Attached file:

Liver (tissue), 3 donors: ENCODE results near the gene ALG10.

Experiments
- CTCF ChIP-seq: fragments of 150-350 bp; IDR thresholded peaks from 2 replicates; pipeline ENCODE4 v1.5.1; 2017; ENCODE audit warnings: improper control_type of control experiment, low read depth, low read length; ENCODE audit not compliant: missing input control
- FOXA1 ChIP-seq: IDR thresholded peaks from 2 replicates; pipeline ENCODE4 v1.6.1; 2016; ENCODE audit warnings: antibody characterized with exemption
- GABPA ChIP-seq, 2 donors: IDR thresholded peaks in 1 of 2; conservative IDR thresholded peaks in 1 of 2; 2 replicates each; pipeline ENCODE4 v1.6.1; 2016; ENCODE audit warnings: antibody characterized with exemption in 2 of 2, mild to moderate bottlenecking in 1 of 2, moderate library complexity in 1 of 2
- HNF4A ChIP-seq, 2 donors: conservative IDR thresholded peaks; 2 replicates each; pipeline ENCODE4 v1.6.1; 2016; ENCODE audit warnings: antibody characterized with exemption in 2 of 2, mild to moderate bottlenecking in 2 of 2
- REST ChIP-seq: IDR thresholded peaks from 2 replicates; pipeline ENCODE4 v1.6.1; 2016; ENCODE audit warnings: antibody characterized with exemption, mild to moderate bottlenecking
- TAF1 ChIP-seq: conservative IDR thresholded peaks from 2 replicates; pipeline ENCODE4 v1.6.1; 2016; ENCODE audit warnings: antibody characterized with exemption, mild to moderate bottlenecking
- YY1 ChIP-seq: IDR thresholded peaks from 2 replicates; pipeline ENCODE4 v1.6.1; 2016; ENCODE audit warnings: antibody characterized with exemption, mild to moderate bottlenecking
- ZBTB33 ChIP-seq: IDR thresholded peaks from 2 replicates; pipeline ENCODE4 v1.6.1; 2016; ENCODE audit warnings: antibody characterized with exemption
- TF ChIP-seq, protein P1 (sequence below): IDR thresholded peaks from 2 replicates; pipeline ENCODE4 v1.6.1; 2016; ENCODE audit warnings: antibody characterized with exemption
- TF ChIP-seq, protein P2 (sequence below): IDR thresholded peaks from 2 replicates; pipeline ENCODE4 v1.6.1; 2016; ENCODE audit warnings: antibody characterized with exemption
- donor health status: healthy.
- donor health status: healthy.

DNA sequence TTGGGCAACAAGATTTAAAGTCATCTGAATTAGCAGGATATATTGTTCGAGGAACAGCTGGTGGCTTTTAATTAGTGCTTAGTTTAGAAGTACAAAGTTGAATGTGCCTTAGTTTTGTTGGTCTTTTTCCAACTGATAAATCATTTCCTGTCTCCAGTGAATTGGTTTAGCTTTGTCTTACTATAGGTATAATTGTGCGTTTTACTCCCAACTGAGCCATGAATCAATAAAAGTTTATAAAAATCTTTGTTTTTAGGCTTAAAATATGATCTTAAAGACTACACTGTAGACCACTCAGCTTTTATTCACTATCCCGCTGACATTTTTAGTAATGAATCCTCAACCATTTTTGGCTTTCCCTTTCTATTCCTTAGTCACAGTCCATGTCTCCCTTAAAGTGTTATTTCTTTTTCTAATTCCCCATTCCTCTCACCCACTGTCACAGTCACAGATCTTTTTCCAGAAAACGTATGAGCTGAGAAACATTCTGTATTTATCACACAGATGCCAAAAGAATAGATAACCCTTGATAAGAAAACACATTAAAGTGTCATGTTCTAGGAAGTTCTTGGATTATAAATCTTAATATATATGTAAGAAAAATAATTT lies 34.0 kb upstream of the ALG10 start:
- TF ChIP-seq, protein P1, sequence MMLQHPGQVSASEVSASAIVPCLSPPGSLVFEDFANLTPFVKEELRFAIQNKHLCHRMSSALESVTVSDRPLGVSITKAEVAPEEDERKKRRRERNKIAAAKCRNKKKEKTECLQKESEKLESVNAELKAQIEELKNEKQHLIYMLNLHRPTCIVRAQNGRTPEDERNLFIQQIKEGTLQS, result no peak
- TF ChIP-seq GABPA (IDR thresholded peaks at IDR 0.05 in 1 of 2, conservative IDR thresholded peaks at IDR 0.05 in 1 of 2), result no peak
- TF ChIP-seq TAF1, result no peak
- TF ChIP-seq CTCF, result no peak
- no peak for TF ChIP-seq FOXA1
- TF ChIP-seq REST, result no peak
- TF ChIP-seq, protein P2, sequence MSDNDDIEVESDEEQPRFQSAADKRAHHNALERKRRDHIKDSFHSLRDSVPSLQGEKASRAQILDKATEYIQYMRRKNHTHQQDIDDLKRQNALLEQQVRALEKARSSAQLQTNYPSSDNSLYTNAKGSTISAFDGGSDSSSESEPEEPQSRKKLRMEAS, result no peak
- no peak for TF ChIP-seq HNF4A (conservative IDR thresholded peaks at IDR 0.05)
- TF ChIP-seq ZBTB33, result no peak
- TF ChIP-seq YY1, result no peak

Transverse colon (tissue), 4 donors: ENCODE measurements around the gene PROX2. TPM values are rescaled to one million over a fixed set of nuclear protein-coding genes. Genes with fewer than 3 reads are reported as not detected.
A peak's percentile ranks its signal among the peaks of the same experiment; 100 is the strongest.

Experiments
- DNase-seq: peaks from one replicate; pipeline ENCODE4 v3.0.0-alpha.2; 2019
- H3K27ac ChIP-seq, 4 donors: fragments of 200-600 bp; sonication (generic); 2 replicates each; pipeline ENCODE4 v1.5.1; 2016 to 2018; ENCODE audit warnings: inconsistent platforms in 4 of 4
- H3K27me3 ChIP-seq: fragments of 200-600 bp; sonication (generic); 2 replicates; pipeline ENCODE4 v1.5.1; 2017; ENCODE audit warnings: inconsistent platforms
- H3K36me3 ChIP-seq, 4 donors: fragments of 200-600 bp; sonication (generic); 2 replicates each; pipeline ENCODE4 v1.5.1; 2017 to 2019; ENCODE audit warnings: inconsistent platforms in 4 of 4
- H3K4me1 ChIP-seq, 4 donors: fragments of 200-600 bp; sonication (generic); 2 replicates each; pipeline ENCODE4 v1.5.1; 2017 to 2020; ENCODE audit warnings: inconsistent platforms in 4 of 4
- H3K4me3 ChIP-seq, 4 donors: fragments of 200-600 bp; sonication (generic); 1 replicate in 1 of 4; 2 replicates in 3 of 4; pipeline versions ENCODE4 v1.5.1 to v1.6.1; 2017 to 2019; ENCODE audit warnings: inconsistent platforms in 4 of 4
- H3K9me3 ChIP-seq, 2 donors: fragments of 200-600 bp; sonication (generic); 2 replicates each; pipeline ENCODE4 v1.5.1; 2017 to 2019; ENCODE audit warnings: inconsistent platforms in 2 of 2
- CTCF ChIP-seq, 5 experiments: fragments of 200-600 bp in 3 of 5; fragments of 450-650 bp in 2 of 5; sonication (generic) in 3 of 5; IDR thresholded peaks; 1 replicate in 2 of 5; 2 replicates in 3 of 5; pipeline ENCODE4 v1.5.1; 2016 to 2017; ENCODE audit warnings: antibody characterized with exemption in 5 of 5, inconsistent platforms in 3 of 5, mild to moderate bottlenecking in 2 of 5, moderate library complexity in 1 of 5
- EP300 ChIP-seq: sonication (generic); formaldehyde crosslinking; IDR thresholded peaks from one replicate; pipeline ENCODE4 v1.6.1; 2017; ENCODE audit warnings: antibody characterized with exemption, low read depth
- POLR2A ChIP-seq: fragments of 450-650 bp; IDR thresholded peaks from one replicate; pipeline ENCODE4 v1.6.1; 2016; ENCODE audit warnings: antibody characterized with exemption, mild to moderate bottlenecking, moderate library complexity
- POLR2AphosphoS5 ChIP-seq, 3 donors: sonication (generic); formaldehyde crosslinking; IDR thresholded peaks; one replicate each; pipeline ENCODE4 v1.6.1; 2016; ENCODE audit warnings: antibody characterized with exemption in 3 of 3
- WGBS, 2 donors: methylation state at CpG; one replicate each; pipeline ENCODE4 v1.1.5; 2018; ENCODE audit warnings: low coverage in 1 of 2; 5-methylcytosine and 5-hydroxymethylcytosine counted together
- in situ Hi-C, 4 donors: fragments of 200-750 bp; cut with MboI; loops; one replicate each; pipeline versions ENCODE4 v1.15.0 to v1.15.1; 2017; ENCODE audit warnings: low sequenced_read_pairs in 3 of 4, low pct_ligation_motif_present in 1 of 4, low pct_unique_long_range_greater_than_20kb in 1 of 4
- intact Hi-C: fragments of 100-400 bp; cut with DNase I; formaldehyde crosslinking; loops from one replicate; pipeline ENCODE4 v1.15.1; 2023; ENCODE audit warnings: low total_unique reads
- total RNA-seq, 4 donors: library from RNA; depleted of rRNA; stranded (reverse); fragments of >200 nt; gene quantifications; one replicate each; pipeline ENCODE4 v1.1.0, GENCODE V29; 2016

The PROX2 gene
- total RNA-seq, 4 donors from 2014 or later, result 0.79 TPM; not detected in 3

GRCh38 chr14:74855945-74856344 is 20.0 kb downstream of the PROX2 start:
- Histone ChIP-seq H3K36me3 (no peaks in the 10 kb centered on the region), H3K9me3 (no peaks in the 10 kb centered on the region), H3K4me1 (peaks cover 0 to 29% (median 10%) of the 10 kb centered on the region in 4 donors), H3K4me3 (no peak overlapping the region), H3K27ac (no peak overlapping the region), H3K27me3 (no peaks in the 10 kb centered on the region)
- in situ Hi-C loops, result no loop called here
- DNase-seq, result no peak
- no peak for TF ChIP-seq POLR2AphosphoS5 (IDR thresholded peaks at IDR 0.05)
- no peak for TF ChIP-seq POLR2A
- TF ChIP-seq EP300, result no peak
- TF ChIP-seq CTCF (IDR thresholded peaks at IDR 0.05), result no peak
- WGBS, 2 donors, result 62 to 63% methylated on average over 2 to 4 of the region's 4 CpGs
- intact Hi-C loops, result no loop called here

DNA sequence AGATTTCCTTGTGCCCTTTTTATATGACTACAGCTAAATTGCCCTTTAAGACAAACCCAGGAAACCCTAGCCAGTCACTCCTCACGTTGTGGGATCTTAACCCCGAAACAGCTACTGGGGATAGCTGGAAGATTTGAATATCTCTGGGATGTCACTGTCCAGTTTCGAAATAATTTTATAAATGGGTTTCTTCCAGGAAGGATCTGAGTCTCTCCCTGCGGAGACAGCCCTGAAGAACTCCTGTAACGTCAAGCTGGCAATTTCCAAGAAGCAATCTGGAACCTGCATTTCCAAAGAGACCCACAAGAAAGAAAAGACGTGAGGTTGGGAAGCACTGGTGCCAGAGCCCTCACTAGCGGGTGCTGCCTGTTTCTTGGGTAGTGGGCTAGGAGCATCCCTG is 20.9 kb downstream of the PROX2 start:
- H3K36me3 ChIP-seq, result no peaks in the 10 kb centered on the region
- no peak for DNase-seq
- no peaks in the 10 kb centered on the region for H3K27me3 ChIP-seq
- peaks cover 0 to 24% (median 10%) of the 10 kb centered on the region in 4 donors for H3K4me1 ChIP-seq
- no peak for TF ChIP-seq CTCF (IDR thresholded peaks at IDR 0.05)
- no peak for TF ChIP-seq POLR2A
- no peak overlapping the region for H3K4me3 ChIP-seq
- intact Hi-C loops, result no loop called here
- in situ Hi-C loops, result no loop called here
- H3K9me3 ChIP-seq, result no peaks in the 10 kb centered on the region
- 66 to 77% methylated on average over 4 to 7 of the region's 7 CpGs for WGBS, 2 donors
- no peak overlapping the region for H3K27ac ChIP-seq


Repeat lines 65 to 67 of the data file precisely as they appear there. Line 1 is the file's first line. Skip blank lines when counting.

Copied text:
- in situ Hi-C loops, result no loop called here
- H3K9me3 ChIP-seq, result no peaks in the 10 kb centered on the region
- 66 to 77% methylated on average over 4 to 7 of the region's 7 CpGs for WGBS, 2 donors